Retrospective: The 18-Year, And Counting, Afghan War Since peace talks fell apart, the U.S. and Taliban have ramped up violent activity. We examine the shifting currents of the war in Afghanistan — the longest in U.S. history.

Retrospective: The 18-Year, And Counting, Afghan War

Retrospective: The 18-Year, And Counting, Afghan War

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Since peace talks fell apart, the U.S. and Taliban have ramped up violent activity. We examine the shifting currents of the war in Afghanistan — the longest in U.S. history.


Just a couple weeks ago, it seemed the United States was close to a peace deal with Afghanistan. But now both the U.S. and the Taliban have ramped up violence after talks between those two parties fell apart. NPR's Tom Bowman has a look back at the war which started 18 years ago.

TOM BOWMAN, BYLINE: Shortly after the September 11 attacks, President George Bush stood on a pile of rubble in New York that was once the World Trade Center and vowed revenge.


PRESIDENT GEORGE W BUSH: I can hear you. The rest of the world hears you. And the people...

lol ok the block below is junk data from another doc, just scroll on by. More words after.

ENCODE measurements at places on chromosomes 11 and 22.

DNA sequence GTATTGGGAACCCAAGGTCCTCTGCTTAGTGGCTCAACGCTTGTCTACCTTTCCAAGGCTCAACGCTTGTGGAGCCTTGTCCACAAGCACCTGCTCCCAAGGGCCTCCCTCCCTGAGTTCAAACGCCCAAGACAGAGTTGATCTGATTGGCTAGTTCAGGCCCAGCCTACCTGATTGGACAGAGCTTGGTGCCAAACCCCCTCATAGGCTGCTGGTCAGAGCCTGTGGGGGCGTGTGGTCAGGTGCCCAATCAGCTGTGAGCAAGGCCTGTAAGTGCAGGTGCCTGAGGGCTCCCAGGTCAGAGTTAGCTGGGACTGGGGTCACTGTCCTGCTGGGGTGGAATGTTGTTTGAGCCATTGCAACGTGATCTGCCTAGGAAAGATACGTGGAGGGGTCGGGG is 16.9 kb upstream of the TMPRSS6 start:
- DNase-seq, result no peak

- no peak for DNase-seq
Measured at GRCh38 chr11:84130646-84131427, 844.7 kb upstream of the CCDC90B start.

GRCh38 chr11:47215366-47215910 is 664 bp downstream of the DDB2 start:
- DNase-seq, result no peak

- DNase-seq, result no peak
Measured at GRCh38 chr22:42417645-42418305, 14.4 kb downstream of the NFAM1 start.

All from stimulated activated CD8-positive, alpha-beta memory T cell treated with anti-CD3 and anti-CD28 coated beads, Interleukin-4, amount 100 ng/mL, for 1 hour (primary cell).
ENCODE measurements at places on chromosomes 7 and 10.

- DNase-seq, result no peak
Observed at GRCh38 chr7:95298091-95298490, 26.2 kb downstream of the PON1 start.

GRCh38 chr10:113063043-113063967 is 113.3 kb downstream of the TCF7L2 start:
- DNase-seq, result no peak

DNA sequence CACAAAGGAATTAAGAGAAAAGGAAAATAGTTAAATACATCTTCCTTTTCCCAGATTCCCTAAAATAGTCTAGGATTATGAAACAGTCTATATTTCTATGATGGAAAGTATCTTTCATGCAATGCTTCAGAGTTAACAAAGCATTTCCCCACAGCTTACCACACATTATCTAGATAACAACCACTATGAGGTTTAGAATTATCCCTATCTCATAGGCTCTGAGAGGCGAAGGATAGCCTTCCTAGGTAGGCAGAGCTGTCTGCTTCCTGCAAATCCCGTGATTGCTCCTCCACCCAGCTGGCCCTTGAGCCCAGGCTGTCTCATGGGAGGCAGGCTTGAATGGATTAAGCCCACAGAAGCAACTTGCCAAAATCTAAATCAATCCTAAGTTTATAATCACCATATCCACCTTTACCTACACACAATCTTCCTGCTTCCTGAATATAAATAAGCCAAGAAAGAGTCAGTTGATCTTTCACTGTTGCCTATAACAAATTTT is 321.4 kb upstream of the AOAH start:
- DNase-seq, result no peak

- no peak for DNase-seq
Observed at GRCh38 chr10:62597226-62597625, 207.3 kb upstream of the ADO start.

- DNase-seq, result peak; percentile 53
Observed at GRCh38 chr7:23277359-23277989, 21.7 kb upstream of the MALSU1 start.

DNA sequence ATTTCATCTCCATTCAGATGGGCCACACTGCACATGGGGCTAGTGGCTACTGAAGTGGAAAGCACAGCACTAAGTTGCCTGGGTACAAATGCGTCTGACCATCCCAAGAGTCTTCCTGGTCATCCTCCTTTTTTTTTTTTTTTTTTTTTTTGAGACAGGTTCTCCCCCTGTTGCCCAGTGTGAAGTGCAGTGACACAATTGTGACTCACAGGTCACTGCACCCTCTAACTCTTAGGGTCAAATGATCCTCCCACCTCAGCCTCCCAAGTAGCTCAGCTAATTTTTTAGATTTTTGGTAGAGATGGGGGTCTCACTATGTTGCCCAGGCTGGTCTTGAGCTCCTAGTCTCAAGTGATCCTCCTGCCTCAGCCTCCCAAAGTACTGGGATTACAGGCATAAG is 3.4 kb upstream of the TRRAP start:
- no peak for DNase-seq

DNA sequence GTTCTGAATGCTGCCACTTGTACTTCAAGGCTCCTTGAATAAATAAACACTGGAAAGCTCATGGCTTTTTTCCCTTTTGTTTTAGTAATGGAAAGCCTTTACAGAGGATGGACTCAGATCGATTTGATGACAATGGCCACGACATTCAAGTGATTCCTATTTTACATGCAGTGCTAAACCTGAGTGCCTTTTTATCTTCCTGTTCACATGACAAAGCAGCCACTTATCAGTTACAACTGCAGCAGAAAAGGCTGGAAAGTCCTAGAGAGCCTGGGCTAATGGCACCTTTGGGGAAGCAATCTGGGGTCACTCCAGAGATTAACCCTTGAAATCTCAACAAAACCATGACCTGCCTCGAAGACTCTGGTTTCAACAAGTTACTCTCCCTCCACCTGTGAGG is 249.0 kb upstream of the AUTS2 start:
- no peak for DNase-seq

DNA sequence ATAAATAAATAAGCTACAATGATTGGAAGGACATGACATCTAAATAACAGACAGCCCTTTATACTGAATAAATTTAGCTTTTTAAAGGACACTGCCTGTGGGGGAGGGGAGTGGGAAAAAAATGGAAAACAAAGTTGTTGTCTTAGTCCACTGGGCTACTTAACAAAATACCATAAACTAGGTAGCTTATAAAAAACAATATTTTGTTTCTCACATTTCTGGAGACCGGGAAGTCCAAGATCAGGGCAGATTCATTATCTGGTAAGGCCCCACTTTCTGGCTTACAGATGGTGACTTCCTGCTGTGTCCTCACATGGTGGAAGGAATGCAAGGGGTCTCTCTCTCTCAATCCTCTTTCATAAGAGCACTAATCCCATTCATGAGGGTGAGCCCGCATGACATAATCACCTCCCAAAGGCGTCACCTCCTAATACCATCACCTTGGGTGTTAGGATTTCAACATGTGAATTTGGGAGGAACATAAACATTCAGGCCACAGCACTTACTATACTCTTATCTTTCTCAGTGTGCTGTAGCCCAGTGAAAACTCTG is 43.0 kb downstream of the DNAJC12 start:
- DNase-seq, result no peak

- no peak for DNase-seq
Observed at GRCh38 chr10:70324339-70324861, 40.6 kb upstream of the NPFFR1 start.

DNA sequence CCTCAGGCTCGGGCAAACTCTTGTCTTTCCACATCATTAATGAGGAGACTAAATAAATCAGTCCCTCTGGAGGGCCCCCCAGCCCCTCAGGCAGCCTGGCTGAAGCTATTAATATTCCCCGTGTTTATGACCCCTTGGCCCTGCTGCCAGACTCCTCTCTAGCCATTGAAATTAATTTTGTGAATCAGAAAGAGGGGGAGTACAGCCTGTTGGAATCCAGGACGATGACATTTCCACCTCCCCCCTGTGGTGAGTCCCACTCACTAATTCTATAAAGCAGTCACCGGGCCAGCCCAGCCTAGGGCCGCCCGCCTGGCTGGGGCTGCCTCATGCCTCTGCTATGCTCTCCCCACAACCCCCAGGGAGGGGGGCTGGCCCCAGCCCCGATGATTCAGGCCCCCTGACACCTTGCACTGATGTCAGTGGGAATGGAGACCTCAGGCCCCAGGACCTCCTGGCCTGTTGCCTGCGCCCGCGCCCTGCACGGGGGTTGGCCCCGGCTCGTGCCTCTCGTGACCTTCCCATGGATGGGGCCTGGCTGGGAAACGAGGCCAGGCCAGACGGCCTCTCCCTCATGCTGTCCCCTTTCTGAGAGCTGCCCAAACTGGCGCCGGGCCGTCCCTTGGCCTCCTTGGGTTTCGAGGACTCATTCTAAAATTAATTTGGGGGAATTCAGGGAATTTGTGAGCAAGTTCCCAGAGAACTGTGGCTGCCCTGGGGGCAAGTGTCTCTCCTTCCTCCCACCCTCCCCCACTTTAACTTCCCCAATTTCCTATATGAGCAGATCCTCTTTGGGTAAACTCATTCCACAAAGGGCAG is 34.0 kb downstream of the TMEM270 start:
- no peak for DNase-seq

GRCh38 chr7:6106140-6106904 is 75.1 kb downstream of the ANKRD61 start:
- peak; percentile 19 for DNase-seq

BUSH: ...And the people who knocked these buildings down will hear all of us soon.

BOWMAN: Defeating the Taliban didn't take all that long - a little more than two months. American leaders were feeling great about how things were going. Meanwhile, Afghan officials considered accepting a surrender deal from Taliban leaders. Defense Secretary Donald Rumsfeld quickly knocked that down. He called them terrorists just like al-Qaida. Rumsfeld sarcastically brushed aside talking with the Taliban and said they'd be swift justice for Taliban leaders like Mullah Omar.


DONALD RUMSFELD: He has been the principal person who has been harboring the al-Qaida network in that country. He does not deserve the Medal of Freedom.

BOWMAN: Eighteen years later, the American stance seemed to come full circle. The U.S. held nine rounds of talks with Taliban leaders, some of whom spent time at the U.S. prison at Guantanamo Bay. Retired Lieutenant General Dave Barno commanded U.S. forces in those early years. He talks about a successful Afghan election in 2004 that brought Hamid Karzai to power.

DAVID BARNO: We sensed a great deal of interest on the Taliban side to come in and talk, find ways to, you know, perhaps be part of this new government. The people of Afghanistan made a very clear choice on what kind of a government they wanted to have. And the Taliban on the outside of that.

BOWMAN: For years, Rumsfeld and others continue to dismiss even the idea of any talks with the Taliban.